Table 3 details how each culture mentality affects what is meant by "self" and what is defined as knowledge in each type of culture mentality. Both the sensate and ideational types are highly integrated around completely different reality definitions. The sensate culture is associated with a view of the self as a material entity dissolved (or living totally) in the immediate physical reality. Under this view the material world provides the basis for everything, and materialistic models of reality are likely to be dominant in all compartments of culture. Mechanistic models of the universe and materialistic biochemical models of health are typical examples of the sensate view of reality, a view that stresses caring for the physical body, sensual liberty (for example, sexual freedom) and sensual egotism (for example, cultivating the body beautiful). Such a worldview will naturally develop physical and biological sciences that study and manipulate the external world, and in so doing will develop technology for this purpose. In contrast, the ideational culture type searches for the inner self, which is experienced as dissolved (or existing totally) in the ultimate spiritual reality. The external material world is seen as an illusion, and knowledge of the spiritual, psychical and immaterial reality becomes the basis for knowledge. Using meditation and other self exploration approaches, knowledge of the inner self, including inner peace, becomes central. As in the case of Table 2, the idealistic culture mentality attempts to balance both approaches.
Page 2 Want and Inner Peace Essay
(6) A less desirable alternative to this balanced scenario would be if Western cultures move increasingly towards an ideational, spiritual value system, while Eastern cultures move increasingly towards a sensate, materialist value system, with East and West, in effect, changing places! This might be more likely if both Eastern and Western cultures could continue to develop in isolation from each other, but in our increasingly interdependent world, this seems unlikely. The more preferable, balanced scenario, however, would be for the East to increasingly develop economically--as it no doubt will do, with many economic observers having called the 21st century the "Pacific Century--while still maintaining and preserving its rich spiritual traditions and values, and for the West to increasingly further an interest in spiritual, inner peace questions, while still maintaining a decent materialistic lifestyle and concern with social justice issues in the outer world.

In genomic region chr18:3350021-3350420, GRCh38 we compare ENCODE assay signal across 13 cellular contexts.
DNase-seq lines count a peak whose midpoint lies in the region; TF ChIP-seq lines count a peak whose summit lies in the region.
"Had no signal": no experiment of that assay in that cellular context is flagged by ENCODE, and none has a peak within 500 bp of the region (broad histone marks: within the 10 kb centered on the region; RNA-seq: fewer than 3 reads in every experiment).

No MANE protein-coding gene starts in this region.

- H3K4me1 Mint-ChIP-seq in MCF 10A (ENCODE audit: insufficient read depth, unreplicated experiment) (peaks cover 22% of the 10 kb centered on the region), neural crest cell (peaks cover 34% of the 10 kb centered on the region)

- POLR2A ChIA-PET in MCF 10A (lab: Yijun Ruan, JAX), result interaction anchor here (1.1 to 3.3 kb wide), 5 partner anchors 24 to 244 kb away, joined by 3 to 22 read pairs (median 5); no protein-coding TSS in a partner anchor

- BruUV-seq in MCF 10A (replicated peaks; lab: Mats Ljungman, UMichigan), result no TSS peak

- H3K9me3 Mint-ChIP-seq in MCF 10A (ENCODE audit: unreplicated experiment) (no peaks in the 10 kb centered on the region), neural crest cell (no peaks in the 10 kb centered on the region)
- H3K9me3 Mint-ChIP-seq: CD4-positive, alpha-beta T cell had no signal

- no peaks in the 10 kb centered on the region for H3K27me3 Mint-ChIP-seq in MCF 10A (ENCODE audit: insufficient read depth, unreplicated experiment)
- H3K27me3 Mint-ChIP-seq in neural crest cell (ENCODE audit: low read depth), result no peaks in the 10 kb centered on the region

Essay on Chartbook: Islam and Inner Peace - 2385 …
This sixth view of peace sees inner, esoteric (spiritual) aspects of peace as essential. Spiritually based peace theory stresses the interactive relationships, the mutual co-arising, between all things and the centrality of inner peace. In addition to the relationships of human beings with each other and the world--including the environment-- a spiritual dimension is added to Gaia-peace theory. This dimension is expressed in different ways by peace researchers, depending on their cultural context. As in the Tao of Physics, where new paradigms in physics resonate with worldviews found in Eastern mysticism, this new paradigm in peace research resonates with much thinking in world spiritual and religions traditions. Peace has truly become indivisible.